What to do now #3

Now is a vital time of year to start looking at sowing a few things in order to have earlier crops next year than would be possible from a spring sowing, alongside things that traditionally are planted over winter.

Now is the perfect time to start to sow Broad Beans. Traditionally these are a crop that it is seen as being easy to sow in early autumn and guarantees a crop that is ready by late May or early June, rather than a month at least later from a spring sown crop. Broad beans are also great to sow as they are legumes and so act as a green manure as well as providing those wonderful beans that are so delicious picked young and added to risottos, pasta dishes and used for houmus and even just as steamed beans! They are easy to sow, with the only thing needed being a weed free patch of soil and a packet of bean seeds that are one of the varieties that are hardy enough to overwinter, such as Aquadulche, which is easily available at Garden Centres. Then the seeds just need to be sown approximately 6 inches apart, with rows around a foot apart, and they should start popping their shoots through within 3-4 weeks. By sowing in October they will have enough time to establish themselves as good plants before the really cold patches of winter are upon us.

The other things to be aware of planting now are onions, shallots and garlic. Traditionally these are sown on the shortest day of the year and harvested on the longest day, but in reality the sooner you get them in, the sooner they become established and the sooner you get a crop! It’s also worth  remembering that often on the shortest day the ground is sodden or frozen so it’s a good insurance policy to get them in earlier. Although onions are cheap enough to buy in the shops, there are far more varieties of shallot available as sets in the garden centre than there usually are in the supermarket, and the same can be said of garlic, so it’s worth taking up the room for them. Shallots and onions are both grown from sets, which are tiny bulbs of the final plant and garlic is grown from individual cloves from a garlic bulb. Pop them into weed free soil in an area that won’t flood, approximately 6 inches apart for onions and 8 inches for shallots and garlic, and leave them to get on with it.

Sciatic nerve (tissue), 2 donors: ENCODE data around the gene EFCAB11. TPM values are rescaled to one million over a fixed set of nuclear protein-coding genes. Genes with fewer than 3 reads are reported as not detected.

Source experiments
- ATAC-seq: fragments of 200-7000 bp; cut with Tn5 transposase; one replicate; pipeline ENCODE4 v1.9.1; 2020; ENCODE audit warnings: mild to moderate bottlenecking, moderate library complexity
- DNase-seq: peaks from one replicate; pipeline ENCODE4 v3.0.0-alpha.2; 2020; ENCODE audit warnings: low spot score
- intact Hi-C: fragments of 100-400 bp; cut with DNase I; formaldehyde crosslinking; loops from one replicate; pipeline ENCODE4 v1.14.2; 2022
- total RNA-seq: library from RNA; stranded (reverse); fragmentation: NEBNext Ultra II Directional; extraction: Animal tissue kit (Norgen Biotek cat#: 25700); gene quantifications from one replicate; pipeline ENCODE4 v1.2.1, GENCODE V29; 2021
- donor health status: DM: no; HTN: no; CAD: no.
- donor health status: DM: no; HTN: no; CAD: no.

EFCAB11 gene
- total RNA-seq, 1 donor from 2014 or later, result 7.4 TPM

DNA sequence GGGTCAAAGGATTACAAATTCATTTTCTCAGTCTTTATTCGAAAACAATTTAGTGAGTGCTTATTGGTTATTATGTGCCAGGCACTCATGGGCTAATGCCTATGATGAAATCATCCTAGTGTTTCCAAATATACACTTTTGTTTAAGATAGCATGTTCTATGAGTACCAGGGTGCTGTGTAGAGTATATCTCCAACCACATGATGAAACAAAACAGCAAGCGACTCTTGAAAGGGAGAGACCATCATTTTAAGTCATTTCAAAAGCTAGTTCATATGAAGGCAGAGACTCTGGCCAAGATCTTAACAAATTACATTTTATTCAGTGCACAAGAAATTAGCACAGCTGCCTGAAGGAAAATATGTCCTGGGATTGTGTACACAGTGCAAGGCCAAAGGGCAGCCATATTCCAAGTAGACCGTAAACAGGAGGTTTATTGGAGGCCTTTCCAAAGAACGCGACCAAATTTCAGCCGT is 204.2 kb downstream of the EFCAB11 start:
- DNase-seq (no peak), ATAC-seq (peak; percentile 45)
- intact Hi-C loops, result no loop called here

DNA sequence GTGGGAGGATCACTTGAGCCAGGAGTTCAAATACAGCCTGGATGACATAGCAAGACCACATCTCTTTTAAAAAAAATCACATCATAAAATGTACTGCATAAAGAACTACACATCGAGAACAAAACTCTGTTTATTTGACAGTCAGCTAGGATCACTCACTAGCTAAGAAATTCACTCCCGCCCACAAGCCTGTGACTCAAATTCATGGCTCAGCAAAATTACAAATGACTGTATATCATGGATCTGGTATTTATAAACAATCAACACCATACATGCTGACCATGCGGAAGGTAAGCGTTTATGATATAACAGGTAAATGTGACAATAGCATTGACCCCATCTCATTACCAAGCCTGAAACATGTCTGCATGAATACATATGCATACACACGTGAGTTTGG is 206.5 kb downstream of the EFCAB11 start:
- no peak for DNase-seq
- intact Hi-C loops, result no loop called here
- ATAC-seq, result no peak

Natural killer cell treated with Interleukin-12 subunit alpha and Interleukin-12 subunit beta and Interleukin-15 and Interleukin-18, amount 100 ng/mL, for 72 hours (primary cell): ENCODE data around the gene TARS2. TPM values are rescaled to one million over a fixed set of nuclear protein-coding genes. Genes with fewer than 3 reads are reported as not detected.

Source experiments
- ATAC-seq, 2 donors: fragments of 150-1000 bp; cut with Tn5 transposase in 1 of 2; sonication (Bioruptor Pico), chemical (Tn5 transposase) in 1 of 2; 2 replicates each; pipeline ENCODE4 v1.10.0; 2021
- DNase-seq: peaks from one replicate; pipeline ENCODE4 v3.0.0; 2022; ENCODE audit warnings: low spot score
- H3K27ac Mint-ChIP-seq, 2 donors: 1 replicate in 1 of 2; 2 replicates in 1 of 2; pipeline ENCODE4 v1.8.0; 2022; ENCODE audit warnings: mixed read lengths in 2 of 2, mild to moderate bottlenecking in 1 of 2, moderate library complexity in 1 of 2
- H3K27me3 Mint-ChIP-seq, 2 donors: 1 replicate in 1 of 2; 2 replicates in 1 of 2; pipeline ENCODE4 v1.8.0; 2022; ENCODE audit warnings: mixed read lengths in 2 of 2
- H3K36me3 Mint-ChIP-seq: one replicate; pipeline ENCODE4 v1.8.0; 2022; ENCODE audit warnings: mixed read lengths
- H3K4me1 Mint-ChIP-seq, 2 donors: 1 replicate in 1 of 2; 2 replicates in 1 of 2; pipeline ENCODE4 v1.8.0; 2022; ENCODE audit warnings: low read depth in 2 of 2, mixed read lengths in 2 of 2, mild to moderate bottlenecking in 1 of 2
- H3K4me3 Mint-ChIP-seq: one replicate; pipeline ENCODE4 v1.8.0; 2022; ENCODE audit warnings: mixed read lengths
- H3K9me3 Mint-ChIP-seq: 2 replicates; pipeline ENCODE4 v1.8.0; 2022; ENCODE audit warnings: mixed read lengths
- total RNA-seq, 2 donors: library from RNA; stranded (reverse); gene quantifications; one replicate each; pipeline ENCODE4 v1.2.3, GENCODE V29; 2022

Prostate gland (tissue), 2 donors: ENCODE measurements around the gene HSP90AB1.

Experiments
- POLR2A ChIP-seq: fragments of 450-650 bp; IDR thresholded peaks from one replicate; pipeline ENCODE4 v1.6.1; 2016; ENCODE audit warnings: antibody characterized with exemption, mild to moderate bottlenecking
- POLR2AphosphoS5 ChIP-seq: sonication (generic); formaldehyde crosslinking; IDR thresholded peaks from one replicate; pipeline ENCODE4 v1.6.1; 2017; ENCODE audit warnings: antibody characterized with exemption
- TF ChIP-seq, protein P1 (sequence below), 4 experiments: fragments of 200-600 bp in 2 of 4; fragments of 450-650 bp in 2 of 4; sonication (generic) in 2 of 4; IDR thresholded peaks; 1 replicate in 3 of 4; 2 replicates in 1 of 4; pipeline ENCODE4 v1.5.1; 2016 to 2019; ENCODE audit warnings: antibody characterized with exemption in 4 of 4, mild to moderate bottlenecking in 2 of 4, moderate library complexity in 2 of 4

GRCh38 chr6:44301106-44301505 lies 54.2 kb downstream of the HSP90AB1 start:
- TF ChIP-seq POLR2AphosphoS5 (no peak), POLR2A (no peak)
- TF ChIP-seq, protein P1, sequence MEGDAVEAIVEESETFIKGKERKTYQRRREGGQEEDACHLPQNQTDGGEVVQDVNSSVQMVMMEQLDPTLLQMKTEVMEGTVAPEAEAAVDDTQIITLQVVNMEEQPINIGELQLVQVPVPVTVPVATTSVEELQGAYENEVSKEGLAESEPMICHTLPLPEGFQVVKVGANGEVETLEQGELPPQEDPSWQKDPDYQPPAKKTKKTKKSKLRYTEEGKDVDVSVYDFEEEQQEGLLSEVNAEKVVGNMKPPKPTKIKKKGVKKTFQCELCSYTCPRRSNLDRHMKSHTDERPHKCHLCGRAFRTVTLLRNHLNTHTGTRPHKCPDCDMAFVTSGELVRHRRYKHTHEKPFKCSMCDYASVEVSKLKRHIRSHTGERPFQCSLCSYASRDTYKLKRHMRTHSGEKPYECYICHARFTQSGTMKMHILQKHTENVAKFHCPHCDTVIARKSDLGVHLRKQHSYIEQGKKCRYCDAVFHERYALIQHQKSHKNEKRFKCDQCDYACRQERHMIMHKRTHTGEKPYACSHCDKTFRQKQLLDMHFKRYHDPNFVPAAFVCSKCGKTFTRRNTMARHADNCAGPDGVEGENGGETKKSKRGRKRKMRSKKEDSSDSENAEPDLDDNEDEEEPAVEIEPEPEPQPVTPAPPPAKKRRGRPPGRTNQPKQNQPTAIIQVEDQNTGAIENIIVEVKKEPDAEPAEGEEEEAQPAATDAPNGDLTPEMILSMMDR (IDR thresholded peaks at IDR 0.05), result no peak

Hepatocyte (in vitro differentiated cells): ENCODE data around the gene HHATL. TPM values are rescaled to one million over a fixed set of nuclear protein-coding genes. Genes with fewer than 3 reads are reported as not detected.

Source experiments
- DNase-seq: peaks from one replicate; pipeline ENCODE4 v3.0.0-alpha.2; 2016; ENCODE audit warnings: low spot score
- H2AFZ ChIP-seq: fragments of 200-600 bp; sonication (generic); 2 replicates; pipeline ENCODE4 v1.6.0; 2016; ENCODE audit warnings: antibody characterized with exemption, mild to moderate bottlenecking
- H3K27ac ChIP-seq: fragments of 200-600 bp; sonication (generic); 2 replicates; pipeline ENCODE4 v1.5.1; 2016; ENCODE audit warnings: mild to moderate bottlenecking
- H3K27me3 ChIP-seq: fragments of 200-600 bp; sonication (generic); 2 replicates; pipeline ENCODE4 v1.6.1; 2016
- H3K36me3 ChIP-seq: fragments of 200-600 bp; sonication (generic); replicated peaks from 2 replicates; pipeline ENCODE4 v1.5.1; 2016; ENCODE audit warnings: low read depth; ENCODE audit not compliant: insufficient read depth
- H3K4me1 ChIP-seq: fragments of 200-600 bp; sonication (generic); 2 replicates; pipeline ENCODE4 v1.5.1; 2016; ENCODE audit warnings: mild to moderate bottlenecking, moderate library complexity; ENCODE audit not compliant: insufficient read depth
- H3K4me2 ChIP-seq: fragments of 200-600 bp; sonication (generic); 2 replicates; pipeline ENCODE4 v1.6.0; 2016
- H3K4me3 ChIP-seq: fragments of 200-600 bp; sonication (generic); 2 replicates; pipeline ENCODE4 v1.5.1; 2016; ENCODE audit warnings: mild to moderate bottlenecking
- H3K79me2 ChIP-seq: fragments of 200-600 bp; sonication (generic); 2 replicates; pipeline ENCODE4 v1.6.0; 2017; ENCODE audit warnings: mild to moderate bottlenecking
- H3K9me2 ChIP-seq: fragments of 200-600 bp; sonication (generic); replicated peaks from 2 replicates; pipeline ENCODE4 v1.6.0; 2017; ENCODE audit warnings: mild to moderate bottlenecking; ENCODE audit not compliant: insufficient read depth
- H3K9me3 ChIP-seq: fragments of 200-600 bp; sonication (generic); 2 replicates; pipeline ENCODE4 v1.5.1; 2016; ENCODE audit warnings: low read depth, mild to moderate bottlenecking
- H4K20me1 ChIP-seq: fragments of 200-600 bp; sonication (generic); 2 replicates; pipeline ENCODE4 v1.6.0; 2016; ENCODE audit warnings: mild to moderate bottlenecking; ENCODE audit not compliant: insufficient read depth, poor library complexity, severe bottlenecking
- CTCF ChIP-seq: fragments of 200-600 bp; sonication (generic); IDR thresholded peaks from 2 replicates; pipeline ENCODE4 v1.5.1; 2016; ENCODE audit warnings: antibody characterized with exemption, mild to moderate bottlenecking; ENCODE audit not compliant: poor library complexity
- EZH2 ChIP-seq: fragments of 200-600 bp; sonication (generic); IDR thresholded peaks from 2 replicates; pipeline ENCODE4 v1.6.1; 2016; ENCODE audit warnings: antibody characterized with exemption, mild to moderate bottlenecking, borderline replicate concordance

It’s also time to sow sweet peas now but you don’t ewant to know about ornamentals!! But next time we’ll talk what can be sown in the next few weeks under protection.

Scarlet Flowered Broad Beans, a heritage variety

Scarlet Flowered Broad Beans, a heritage variety

Pollinators Poll: Wildflowers v Wasteland?

pollinator-choiceSo we’ve been talking through various ideas, aims and project plans for 2015. Many of these are simply about continuing and expanding what we started this year, but some (to do with Pollinators and the Pollination story) involve new ideas and initiatives that we’d love to see happen. We have a chance now to apply for a small amount of Green Capital funding which along with volunteer hours, donations in kind and a fired up community of IEBers could easily make these ideas a reality. So – the question is…

Are you in!? Do we have your support?

This question is important not only for idealogical reasons (we are all in this together) but also because the funding application demands ‘evidence that the community wants’ what we’re proposing.